Dwarkadheesh - Bhagwaan Shree Krishna
Genre Fantasy, Mythology, Drama
Created by Sagar Films (Pvt.Ltd.)
Written by Kamal Pandey & Raghuvir Shekhawat
Directed by Bhushan Patel
Starring Vishal Karwal, Priya Bathija, Puneet Issar
Composer(s) Ravindra Jain
Country of origin India
Language(s) Hindi
Producer(s) Moti Sagar, Meenakshi Sagar
Editor(s) Santosh Singh, K. Rajgopal, Vikash Kumar Jha
Cinematography Deepak Malwankar
Running time 20 Minutes (Approx.)
Original channel Imagine TV
Original run July 4, 2011 – Present

Dwarkadheesh Bhagwaan Shree Krishn is a television series based on the adult life of the Hindu deity Krishna. The series began airing on July 4, 2011 on Imagine TV at the primetime 8PM slot. It is set to air from Monday to Friday every week. The series intends to show Krishna as a valiant lover; a master strategist; and an ideal brother, father, son, and king. Renowned composer Ravindra Jain composed the title song for the TV Series which was sung by singer Anup Jalota. The serial is produced by Sagar Pictures who are well known for their mythological serials Ramayan, Shri Krishna, etc.



The series is going to focus on Lord Krishna's adventures as the king of Dwarka and on his relationships with his elder half-brother Balram, sister-in-law Revati, to-be wife Rukmini, etc.

The series follows Lord Krishna's life after he killed his evil uncle, demon-king Kans and became king of Dwarka. The series begins with Krishna engaging in battle with King Kalyavan, an ally of king Jarasandh of Magadh, who has already lost 16 battles against king Krishna.

Story 1: A descendant of the Yadav clan, King Krishna meets with King Kalyavan and his gigantic army on the battlefield. Krishna abandons his chariot and runs away from the battlefield, forcing Kalyavan to follow the Lord. During the pursuit, Kalyavan insults Krishna by calling him 'Rannchhod' (deserter). Krishna enters a cave and upon finding an asleep old man, covers him with his own cloth. Thinking Krishna is hiding under his cloth, Kalyavan disrupts the eternal slumber of King Muchkund, who was given a boon to stay asleep forever and burn the person who would disturb and wake him up from his sleep. Cursed fire from King Muchkund's eyes burns and instantly kills Kalyavan. Krishna blesses king Muchkund by granting his request of a vision of the Lord's eternal form, after which the king attains salvation.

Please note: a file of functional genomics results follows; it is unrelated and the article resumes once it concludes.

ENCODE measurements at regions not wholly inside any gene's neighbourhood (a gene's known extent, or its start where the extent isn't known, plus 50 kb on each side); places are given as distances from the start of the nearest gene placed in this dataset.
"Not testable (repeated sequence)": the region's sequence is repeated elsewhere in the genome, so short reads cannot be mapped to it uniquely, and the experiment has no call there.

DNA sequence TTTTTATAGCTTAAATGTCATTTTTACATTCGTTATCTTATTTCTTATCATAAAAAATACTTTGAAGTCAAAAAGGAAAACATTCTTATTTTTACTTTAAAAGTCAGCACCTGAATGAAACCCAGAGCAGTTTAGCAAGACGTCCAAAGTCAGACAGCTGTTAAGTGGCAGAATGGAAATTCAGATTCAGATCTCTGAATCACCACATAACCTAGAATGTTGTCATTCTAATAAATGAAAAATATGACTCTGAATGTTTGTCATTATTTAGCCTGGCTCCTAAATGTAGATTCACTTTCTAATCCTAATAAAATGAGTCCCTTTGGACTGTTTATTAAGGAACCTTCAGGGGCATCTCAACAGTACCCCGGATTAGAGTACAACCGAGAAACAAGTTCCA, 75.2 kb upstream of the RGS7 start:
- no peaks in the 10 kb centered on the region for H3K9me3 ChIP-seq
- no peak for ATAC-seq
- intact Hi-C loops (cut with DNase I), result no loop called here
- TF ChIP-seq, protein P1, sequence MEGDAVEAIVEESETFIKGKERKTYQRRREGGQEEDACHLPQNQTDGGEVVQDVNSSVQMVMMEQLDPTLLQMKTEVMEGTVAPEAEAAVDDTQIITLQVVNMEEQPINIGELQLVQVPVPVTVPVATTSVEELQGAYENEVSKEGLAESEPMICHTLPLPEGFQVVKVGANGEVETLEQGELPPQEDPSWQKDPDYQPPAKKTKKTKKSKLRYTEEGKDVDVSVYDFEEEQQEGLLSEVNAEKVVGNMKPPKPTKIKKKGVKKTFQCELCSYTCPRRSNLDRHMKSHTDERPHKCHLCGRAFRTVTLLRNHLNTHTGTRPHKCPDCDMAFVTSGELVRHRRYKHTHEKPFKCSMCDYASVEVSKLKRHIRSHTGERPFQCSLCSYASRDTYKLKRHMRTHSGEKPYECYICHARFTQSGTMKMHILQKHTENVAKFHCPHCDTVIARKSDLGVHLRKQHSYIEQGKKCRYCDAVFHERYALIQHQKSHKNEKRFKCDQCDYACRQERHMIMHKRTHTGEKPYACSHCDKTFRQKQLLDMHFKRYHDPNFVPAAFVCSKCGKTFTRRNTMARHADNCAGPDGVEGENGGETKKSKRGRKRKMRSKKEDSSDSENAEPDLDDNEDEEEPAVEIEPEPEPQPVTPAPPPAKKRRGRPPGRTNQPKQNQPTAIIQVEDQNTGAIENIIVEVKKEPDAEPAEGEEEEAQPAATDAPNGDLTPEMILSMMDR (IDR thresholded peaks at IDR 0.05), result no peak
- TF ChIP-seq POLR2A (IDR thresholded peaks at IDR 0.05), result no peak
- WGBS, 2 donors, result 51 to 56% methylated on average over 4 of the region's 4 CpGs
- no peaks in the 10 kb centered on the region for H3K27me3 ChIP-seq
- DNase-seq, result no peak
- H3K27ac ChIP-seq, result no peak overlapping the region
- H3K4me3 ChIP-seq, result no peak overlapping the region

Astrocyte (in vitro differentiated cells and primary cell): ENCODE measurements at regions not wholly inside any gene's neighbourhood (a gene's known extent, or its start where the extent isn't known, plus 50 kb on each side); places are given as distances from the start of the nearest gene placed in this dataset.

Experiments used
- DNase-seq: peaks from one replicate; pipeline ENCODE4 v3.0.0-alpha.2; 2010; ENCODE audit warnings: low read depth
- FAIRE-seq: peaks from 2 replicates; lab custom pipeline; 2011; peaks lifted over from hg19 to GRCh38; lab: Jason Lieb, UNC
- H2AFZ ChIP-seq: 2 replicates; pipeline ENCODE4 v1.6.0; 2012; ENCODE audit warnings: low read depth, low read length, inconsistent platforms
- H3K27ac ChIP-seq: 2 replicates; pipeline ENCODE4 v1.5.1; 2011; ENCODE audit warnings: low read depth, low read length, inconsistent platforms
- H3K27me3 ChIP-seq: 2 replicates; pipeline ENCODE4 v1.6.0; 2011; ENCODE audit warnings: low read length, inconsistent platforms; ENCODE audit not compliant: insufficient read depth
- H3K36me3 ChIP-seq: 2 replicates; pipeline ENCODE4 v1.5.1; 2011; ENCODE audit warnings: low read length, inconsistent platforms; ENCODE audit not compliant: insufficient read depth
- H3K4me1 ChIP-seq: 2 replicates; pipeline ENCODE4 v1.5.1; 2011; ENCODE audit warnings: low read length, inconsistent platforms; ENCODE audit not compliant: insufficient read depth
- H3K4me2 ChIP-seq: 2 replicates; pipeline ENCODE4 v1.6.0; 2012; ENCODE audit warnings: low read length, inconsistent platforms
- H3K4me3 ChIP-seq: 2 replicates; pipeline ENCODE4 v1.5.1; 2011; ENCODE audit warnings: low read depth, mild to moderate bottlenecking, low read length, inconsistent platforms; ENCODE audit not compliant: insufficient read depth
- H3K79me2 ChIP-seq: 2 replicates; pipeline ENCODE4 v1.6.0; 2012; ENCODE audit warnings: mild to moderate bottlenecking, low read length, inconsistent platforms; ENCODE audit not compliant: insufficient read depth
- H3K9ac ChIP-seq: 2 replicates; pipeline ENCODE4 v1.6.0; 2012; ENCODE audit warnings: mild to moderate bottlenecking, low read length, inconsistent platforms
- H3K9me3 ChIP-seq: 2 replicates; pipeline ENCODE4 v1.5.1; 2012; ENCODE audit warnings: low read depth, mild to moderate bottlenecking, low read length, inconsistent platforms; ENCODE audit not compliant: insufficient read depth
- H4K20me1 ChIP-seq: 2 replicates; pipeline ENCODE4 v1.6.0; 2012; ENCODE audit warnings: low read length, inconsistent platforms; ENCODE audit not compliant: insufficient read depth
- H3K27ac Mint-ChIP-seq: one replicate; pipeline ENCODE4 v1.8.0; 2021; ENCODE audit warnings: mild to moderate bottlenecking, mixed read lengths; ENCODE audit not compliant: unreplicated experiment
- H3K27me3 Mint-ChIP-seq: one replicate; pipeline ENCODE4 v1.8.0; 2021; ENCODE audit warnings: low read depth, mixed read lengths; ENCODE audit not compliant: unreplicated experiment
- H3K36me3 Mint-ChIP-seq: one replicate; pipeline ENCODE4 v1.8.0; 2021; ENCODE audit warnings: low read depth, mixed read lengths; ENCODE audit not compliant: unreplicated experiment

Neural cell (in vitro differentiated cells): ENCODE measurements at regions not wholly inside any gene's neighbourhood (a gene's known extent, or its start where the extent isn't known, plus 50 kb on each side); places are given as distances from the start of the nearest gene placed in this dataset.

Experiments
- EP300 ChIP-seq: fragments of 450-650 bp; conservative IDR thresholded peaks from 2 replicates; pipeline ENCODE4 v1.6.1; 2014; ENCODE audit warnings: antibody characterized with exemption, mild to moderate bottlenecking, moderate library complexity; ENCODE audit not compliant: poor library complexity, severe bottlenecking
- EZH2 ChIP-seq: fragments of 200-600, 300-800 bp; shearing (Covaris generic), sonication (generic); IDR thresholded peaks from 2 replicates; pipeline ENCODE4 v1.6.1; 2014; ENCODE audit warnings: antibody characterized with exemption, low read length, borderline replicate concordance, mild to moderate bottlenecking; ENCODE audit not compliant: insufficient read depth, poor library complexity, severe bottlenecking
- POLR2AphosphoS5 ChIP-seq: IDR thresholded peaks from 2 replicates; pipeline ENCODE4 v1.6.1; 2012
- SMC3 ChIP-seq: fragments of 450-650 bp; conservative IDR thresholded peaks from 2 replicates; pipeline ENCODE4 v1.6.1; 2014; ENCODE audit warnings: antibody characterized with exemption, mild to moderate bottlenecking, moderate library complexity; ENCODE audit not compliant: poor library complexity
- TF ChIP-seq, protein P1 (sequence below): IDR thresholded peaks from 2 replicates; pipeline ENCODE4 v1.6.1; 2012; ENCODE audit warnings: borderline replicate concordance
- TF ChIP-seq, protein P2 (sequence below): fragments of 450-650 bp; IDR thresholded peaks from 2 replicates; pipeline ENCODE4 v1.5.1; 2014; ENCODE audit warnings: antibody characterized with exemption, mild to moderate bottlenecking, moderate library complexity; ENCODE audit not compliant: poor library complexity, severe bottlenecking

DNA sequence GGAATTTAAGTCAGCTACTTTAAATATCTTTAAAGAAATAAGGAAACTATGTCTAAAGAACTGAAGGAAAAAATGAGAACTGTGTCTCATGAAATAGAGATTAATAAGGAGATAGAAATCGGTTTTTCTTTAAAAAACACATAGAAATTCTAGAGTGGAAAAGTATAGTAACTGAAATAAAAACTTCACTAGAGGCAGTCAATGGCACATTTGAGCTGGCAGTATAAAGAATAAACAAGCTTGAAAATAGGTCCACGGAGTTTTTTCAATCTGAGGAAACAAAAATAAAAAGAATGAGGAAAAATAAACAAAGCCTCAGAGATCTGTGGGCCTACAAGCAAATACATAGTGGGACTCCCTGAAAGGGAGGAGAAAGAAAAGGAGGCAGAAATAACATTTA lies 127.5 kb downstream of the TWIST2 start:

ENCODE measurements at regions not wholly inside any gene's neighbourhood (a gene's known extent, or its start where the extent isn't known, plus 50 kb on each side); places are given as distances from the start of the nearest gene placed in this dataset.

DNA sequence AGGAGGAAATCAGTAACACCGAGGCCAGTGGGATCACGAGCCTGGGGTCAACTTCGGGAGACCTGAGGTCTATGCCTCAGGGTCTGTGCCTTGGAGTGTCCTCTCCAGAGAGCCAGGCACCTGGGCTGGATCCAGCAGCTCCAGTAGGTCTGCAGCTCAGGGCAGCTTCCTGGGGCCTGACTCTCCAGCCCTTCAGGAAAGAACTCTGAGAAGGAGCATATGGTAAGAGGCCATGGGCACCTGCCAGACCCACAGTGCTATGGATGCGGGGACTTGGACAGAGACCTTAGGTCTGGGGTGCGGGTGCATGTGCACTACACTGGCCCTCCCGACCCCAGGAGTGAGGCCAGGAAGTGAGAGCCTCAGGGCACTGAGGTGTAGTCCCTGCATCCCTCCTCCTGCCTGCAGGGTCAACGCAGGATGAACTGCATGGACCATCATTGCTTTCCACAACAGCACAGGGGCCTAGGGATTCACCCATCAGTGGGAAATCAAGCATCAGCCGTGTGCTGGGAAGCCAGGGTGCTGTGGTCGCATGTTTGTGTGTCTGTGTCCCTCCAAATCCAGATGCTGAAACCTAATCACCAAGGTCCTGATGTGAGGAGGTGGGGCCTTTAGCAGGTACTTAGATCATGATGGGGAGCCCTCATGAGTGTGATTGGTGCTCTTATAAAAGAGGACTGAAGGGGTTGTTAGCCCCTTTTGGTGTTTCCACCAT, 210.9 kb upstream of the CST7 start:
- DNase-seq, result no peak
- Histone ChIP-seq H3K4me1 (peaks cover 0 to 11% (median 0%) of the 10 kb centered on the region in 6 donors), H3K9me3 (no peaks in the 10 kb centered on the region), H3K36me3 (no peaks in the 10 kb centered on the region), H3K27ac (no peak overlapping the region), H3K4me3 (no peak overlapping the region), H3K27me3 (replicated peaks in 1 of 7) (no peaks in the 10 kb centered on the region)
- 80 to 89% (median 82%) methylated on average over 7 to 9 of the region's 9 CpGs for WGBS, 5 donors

Story 2: King Jarasandh attacks Dwarka for the 17th time with his private and allied armies against whom stand King Krishna and Prince Balram alone. Krishna persuades his elder brother Balram to abandon the battle (to save thousands of innocent soldiers from man slaughter) and climb a mountain, on the other side of which is a vast sea. Taken under the sea by a whirlpool, the two brothers encounter water-demon Matsyasur, hellbent on revenge for the death of his brother Panchjanya who was killed earlier by Krishna. Water-demon Matsyasur runs and hides in a conch shell, where he is followed and killed by Krishna's Sudarshan disc (weapon). The two brothers then return safely to Dwarka.

Story 3: Before returning to Magadh, King Jarasandh takes a detour to Kundinpur, Vidarbha where his friend Prince Rukmi is overjoyed to hear of Jarasandh's supposed victory against King Krishna and Prince Balram. To quench friend Rukmi's worries about his sister, Princess Rukmini, Jarasandh suggests a marriage between her and his adopted son King Shishupal of Chedi. After King Shishupal accepts the proposal, Prince Rukmi forces his family to accept it as well, appointing Sage Sudev to instruct the princess on domestic duties and responsibilities. Princess Rukmini, however, requests Sudev to take a message to Dwarka in which she pleads King Krishna to come and kidnap her from Goddess Parvati's temple outside Kundinpur. King Shishupal and Prince Rukmi's closest friends King Jarasandh, King Dantvakra, King Shaalva, and King Vidurat arrive in Kundinpur with the wedding procession. Princess Rukmini leaves to the temple where king Krishna, his charioteer Daruk kidnap the princess. King Shishupal confronts his uncle Krishna with his army but is defeated by uncle Balram and his battalion (who arrive to help the king of Dwarka). Thereafter, Prince Rukmi confronts King Krishna, insulting the Lord and coaxing him into battle. As Krishna defeats Rukmi and ties him to the chariot (to be dragged to Dwarka), Prince Balram intervenes and suggests a more subtler punishment. On Prince Balram's orders, commander-in-chief of the army, Kritvarma, shaves off half of Prince Rukmi's head and moustache.